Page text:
Report: Chinese Army Using ‘Spider Excavators’ to Build Roads on Indian Border

Fuel tankers are pictured on the Ladakh highway between Kargil and Leh on June 21, 2020. - India and China agreed on June 17 to ease tensions at their disputed Himalayan border, even as they traded blame for a brawl that left at least 20 Indian soldiers dead. The two …
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The Chinese army has deployed “all-terrain walking excavators” to continue construction work and road-building near China’s disputed Himalayan border with India, the South China Morning Post (SCMP) reported on Thursday.

Known as spider excavators, the heavy machines are seen in the background of a video showing Chinese army soldiers on the Tibetan Plateau near the Brahmaputra River, a trans-boundary river flowing through China, India, and Bangladesh. The footage was released last week by China’s People’s Liberation Army (PLA) Tibet Military District, which manages the country’s shared border region with India.

“With four hydraulic legs on tires and two sawtooth extensions, the excavators can stand and step over obstacles, walk across ditches and streams, and climb and work on near-vertical terrain,” the SCMP reported. “The PLA uses two models made by state-owned firm XCMG Construction Machinery in Jiangsu province – one that weighs 11 tons and can walk at [6.2 mph], and another that can be operated remotely without a driver,” the newspaper wrote, adding that China’s paramilitary People’s Armed Police uses the equipment for emergency rescue operations as well.

In recent years, both China and India have built and expanded infrastructure along their shared border, known as the Line of Actual Control (LAC). The unmarked boundary, spanning 2,167 miles, has caused several border disputes to arise over the past few decades. Most recently, on June 15, a skirmish broke out between Indian and Chinese border regiments stationed in northeastern India’s Galwan Valley, killing 20 Indian soldiers and an estimated 40 Chinese troops. The exact number of Chinese dead remains unconfirmed, as China has refused to officially acknowledge that its army sustained losses in the conflict.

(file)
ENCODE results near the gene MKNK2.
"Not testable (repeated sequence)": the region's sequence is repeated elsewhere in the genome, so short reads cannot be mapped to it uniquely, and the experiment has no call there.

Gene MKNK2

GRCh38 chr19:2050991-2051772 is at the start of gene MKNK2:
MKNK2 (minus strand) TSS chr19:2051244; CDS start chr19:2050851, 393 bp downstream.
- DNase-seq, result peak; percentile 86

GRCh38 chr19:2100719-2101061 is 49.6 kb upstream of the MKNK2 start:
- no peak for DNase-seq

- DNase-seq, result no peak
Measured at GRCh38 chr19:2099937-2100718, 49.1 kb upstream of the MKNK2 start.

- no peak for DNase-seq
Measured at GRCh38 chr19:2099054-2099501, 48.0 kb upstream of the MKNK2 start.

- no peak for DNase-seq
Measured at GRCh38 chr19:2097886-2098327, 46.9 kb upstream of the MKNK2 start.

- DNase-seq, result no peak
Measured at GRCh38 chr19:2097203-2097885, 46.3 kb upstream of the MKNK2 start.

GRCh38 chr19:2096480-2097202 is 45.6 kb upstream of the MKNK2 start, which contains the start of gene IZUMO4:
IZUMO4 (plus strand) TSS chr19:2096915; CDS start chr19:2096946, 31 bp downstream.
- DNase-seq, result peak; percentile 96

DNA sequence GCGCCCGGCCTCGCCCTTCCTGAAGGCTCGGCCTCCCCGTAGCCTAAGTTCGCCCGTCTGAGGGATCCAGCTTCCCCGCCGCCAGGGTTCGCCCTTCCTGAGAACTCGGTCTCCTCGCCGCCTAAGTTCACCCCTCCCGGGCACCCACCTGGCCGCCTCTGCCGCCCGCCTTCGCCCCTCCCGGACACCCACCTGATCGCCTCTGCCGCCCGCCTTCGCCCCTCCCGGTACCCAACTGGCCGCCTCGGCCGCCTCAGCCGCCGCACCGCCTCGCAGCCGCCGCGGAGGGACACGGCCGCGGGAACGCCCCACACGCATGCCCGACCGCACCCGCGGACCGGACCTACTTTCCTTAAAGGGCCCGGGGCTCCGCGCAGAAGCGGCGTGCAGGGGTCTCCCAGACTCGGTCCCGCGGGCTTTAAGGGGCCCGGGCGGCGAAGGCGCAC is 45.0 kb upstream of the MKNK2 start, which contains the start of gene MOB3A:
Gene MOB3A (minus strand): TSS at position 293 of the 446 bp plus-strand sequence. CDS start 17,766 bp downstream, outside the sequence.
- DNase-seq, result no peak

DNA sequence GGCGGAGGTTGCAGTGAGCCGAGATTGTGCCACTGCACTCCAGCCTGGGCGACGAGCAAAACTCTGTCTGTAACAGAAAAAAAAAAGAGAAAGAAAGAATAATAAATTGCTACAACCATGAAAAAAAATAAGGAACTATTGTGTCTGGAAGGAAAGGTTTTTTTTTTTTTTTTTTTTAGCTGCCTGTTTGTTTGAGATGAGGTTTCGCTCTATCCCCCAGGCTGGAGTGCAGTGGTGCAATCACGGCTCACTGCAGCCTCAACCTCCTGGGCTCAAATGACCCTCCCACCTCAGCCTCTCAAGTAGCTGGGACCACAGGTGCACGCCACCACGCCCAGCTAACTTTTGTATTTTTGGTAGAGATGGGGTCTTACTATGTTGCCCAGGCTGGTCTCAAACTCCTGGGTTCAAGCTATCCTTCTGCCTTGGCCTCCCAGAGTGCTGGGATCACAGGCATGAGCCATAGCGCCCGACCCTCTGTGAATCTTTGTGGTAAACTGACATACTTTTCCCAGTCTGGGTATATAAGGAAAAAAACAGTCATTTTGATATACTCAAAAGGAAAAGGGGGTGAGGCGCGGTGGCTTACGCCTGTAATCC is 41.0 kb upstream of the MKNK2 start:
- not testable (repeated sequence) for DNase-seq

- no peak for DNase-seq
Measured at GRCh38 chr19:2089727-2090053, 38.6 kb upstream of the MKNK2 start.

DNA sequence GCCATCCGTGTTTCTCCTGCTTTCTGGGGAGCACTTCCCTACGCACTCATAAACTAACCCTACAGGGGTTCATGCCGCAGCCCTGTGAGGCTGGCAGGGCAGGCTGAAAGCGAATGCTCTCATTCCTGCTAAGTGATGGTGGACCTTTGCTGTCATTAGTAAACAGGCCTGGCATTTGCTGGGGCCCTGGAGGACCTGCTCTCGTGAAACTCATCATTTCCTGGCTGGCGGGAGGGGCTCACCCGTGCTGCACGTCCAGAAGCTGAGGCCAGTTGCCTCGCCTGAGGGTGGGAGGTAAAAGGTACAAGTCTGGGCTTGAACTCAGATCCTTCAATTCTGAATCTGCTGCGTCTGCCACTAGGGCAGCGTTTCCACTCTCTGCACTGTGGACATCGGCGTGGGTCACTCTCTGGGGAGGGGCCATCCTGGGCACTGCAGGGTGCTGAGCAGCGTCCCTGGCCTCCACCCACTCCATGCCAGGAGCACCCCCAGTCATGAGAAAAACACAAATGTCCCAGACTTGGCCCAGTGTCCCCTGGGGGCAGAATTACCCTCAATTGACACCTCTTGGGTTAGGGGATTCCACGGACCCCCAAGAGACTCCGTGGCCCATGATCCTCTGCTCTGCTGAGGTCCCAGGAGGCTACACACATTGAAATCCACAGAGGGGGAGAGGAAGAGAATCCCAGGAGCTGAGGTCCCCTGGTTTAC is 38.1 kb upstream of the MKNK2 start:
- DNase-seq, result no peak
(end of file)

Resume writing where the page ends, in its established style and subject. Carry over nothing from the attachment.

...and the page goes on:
The Himalayan clash was the first deadly military conflict between India and China since 1975. In the weeks leading up to the skirmish, each side accused the other of developing infrastructure projects that violated the shared boundary near the Galwan Valley, causing heightened tensions between the two nations’ armies. These construction projects have continued unabated on the Chinese side, as seen by the PLA’s deployment of spider excavators to the Tibetan Plateau in recent days.

Officially, the Chinese and Indian militaries have agreed to withdraw from the border in an effort to de-escalate tensions following the June 15 incident. Indian media on Monday reported that the Chinese army had begun to retreat from the LAC. Despite China’s apparent troop withdrawal, satellite images taken of the border on June 22 indicate that the Chinese military has continued to build-up its infrastructure along the LAC, including the expansion of two of its nearby heliports.

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